Protection Of Shipowners’ Liability Under United States Law And Marine Insurance Practice, Izak Stephanus Fourie Jan 1987

Protection Of Shipowners’ Liability Under United States Law And Marine Insurance Practice, Izak Stephanus Fourie

LLM Theses and Essays

Shipowners are exposed to a variety of risks that are, to a large extent, unique to maritime business. Because of factors like the recent increase in the size and value of ships, increase in marine traffic, enactment of legislation imposing new liabilities, and the tendency of courts to make huge awards to personal injury and death claims, shipowners are exposed to potential losses or claims worth millions of dollars in the event of disaster. These heavy risks led to the establishment of the marine insurance industry, as well as the enactment of legislation that limits shipowners’ liability. This legislation was ...


Vicarious Liability For Fraud And Deceit In Iowa, Frank Edward Horack Jan 1931

Vicarious Liability For Fraud And Deceit In Iowa, Frank Edward Horack

Articles by Maurer Faculty

No abstract provided.


The Common Carrier's Liability, Edwin C. Goddard Jan 1910

The Common Carrier's Liability, Edwin C. Goddard

Articles

When Mr. Justice NELSON, in the New Jersey Steam Navigation Company v. Merchants Bank, speaking of the power of a common carrier by special agreement to restrict his obligation, said for the court: "We are unable to perceive any well founded objection to the restriction," he opened the way for an amount of litigation which, in volume and expense, both to carriers and shippers, scarcely finds its equal on any other question. The Supreme Court of North Carolina was well within the limit when it said: "The right of a common carrier to limit or diminish his general liability by ...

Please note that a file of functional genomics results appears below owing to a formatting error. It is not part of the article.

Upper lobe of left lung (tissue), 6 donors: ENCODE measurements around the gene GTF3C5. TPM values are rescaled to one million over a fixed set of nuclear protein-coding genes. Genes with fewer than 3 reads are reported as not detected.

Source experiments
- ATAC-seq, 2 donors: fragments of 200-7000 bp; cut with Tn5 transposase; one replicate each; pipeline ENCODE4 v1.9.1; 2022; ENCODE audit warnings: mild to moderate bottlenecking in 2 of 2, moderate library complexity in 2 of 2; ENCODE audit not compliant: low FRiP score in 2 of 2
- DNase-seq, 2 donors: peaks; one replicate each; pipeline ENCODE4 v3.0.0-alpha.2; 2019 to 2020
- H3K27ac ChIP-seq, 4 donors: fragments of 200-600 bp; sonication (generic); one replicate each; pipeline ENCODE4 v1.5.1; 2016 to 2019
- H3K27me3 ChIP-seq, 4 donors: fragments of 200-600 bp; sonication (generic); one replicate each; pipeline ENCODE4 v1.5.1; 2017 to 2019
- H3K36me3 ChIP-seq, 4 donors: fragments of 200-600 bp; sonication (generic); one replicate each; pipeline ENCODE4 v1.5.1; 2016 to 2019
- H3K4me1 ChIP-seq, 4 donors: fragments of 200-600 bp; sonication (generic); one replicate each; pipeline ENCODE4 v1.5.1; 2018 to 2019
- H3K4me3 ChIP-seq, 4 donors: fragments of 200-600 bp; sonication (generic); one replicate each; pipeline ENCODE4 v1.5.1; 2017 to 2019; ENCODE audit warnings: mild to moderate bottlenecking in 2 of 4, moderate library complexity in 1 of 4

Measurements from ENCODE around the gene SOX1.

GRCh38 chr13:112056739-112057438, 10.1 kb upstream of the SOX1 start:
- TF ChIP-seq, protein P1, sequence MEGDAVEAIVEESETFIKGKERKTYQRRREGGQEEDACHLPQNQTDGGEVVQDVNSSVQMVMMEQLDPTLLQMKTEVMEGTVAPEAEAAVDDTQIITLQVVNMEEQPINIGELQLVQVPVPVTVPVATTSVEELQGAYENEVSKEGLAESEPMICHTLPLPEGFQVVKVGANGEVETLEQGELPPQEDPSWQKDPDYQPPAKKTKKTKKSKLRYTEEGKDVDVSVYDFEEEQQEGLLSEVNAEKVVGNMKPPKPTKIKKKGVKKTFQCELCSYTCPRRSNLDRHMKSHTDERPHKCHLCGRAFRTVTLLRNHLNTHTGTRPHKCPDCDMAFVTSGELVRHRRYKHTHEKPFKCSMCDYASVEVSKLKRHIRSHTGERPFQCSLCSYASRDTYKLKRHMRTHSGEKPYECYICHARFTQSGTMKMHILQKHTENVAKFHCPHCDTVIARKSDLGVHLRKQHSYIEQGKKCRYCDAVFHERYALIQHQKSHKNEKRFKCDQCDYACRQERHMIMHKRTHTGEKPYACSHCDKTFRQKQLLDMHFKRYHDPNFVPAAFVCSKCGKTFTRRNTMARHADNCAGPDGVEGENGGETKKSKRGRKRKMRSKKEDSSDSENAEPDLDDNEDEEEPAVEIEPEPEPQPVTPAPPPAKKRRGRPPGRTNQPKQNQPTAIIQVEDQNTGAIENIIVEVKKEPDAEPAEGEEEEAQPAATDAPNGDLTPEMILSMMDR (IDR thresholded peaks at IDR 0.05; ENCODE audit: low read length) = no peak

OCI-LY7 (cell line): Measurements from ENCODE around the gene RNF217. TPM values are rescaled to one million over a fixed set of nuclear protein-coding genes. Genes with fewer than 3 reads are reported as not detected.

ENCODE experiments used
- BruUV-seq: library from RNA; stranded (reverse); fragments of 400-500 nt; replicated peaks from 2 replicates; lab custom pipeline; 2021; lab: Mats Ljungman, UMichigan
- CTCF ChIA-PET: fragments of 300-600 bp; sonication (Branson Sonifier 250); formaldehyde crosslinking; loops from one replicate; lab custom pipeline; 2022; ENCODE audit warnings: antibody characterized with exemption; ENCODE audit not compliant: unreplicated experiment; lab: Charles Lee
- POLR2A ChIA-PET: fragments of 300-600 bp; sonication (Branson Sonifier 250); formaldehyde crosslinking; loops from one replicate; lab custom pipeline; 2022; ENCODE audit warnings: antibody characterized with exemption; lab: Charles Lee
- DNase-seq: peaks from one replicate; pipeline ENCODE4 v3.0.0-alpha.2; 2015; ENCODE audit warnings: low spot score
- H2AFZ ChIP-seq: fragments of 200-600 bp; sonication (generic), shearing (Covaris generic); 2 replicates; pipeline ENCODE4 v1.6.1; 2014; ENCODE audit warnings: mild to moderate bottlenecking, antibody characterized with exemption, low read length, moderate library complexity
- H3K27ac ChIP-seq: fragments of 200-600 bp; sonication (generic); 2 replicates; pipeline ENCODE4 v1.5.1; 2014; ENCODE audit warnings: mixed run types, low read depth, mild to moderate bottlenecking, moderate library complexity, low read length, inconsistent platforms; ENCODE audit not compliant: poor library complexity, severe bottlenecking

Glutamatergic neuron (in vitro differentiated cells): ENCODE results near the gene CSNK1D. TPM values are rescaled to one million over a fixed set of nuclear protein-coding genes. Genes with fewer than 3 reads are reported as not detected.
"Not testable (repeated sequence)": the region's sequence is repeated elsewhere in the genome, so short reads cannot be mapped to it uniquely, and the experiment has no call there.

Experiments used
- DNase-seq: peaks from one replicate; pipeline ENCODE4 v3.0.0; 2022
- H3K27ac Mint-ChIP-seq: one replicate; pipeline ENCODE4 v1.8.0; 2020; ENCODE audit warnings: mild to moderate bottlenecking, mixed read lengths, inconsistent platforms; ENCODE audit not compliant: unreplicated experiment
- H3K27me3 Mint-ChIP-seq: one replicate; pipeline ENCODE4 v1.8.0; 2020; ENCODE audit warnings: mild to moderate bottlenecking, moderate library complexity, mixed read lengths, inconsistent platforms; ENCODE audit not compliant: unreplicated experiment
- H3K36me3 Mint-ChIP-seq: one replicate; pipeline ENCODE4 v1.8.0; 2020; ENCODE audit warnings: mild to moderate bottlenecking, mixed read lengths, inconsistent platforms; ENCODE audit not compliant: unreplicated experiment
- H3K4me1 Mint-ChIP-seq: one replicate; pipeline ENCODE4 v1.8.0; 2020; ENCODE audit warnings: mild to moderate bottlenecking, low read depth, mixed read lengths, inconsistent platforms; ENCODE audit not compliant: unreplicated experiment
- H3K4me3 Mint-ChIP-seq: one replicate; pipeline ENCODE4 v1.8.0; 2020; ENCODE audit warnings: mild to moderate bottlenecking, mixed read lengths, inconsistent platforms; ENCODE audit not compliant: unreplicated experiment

The Right Of Bailees To Contract Against Liability For Negligence, Hugh Evander Willis Jan 1907

The Right Of Bailees To Contract Against Liability For Negligence, Hugh Evander Willis

Articles by Maurer Faculty

No abstract provided.


Are A Knowledge Of An Offer And Intent To Accept Essential To The Recovery Of A Reward Offered?, Hugh Evander Willis Jan 1906

Are A Knowledge Of An Offer And Intent To Accept Essential To The Recovery Of A Reward Offered?, Hugh Evander Willis

Articles by Maurer Faculty

No abstract provided.


Growth Of The Power Of Contract In The History Of The Liability Of Common Carriers, Hugh Evander Willis Jan 1905

Growth Of The Power Of Contract In The History Of The Liability Of Common Carriers, Hugh Evander Willis

Articles by Maurer Faculty

No abstract provided.


A Treatise On The Law Of Agency In Contract And Tort, George L. Reinhard Jan 1902

A Treatise On The Law Of Agency In Contract And Tort, George L. Reinhard

Articles by Maurer Faculty

No abstract provided.


Of The Right To Waive A Tort And Sue In Assumpsit, Thomas M. Cooley Dec 1870

Of The Right To Waive A Tort And Sue In Assumpsit, Thomas M. Cooley

Articles

The distinctions between an action for a tort and one upon contract are such that where the one will lie the other generally will not; but there are nevertheless some cases in which either may be brought at the election of the party injured. Thus, it is sometimes the case, that, in a business relation, the law makes it the duty of a party to observe a certain course of conduct with regard to the rights of others, where by contract he has also undertaken for the same thing; and in such a case a breach of duty is coincident ...


Of The Right To Waive A Tort And Sue In Assumpsit, Thomas M. Cooley Dec 1870

Of The Right To Waive A Tort And Sue In Assumpsit, Thomas M. Cooley

Articles

The distinctions between an action for a tort and one upon contract are such that where the one will lie the other generally will not; but there are nevertheless some cases in which either may be brought at the election of the party injured. Thus, it is sometimes the case, that, in a business relation, the law makes it the duty of a party to observe a certain course of conduct with regard to the rights of others, where by contract he has also undertaken for the same thing; and in such a case a breach of duty is coincident ...